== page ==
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The eye of the 'hurricane'

Kapil Dev, the living legend of Indian cricket, was in Kerala recently. In a freewheeling conversation, the `Haryana hurricane' discusses cricket and life.

KAPIL DEV seems to be coming out of the trauma he went through for almost a year. That famous rabbit-toothed smile flashes across his face occasionally, but he still seems to be wary when he speaks. The tell-tale signs of that terrible phase in his life are still evident in those strands of grey hair and the slight drooping of those strong shoulders.

During his playing days there were so many occasions when Kapil pulled India out of adversity. The unmatched flair, the never-say-die attitude -- he had to harness all this and more to pull himself out of that match-fixing nightmare. The fallout of this scandal was disastrous, for Kapil had decided to end his association with cricket.

Being selected as the Wisden Indian Cricketer of the Century perhaps vindicated all that he had stood and played for. It was a verdict that, more than any other judgment exonerated Kapil. He is now trying to carefully sew, with those strong social and family threads, all that had been shattered. Like one commentator once observed, hyperbole comes to Kapil by default and `his English would make the Queen's Haryanvi appear more coherent'. He was never at ease before a microphone but always came out as a frank, opinionated person. But munching into some of Kerala's fish delicacies and chatting away informally, Kapil was that simple, friendly self. "We, former players, can only give suggestions, it is the Board that has to finally decide on what is good or bad for cricket in India. And very often the Board is not open to very different suggestions. I realised this during my tenure as coach of the National side and as a member of the grounds committee."

Great players do not necessarily make good coaches and in Kapil's case too this proved true. His comments were taken to be outrageous; his strategy on team management often created a friction, and the bad performances of the team did not help either. On his comment whether he would like to return as a bowling coach, Kapil had this to say: "Even if I return I don't think I will be able to do much what with the players always on the road. If this is going to be the kind of schedule, the players will get no time to brush up their skills."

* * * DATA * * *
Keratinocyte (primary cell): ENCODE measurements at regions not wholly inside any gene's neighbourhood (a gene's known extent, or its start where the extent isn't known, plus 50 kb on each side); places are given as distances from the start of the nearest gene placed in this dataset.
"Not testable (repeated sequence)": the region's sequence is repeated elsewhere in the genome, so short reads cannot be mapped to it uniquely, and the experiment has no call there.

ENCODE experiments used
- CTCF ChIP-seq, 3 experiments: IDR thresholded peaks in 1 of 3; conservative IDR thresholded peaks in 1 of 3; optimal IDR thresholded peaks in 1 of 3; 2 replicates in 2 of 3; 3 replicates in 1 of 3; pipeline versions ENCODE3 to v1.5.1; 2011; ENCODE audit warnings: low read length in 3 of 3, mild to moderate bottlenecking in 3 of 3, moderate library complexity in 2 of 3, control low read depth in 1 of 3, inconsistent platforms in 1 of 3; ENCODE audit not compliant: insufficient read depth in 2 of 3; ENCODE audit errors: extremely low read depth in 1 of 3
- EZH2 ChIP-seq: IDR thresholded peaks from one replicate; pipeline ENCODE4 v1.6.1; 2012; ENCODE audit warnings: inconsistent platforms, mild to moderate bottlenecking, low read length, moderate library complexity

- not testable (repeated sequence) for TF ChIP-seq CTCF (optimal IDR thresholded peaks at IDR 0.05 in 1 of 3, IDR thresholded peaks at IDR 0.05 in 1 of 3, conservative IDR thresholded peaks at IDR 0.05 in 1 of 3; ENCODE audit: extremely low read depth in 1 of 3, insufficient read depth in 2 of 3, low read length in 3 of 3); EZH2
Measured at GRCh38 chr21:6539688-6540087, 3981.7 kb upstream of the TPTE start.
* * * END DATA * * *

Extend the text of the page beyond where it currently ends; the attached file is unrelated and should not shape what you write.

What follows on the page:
There were a few points during the conversation when it appeared that Kapil's association with the game was minimal. Though he was in South Africa, on what he termed as a private visit, Kapil said he never visited any of the grounds where the keenly fought series between Pakistan and the Proteas was on. "I saw a bit of the matches only on television. In fact, I rarely go to the grounds for matches nowadays. And regarding the new cricket Max played in New Zealand; I have not really watched it carefully. But then if it helps to popularise the game I think it should go on," says this cricketer who breathed only cricket till a year ago.

Being a brand ambassador for Kinetic and Sony Entertainment Television has helped Kapil retain his links with the game at least to a small extent. "This galli (street) cricket that Sony is now trying to propagate is interesting. I think I must ask them to make a trip down to Kochi as part of the series. I may also be there for the World Cup this time as part of this promotional campaign," informs Kapil whose previous visit to Kochi was as coach of the Indian side for the match against South Africa in that tainted one-day series, which was the only saving grace of an otherwise disastrous tenure.

When his world turned upside down, it was Kapil's family that stood as a tower of strength.

Amiya, his daughter, was said to have been completely traumatised to see her Dad break down, revealing those emotional scars in public. She was a changed child for long, even needing help to be handled. "She now seems to be following her mother. She is into painting and all that stuff," says Kapil.

A sumptuous South Indian lunch, and Kapil was ready to catch the flight back to Delhi. These are days when players are called out of retirement to fill up some gaping holes in the side. Though this may be a far-fetched dream, will Kapil be ready if he got a call? "Oh! Never. I can only bat a bit perhaps (he even demonstrates a few shadow strokes). But no no... ." Kapil signs off, but with a hearty laugh. Kapil had laughed. For long, the only image of this great cricketer was that of him sobbing before the cameras, desperate, disillusioned. This laugh, this special attitude was what millions of cricket fans wanted to see again.


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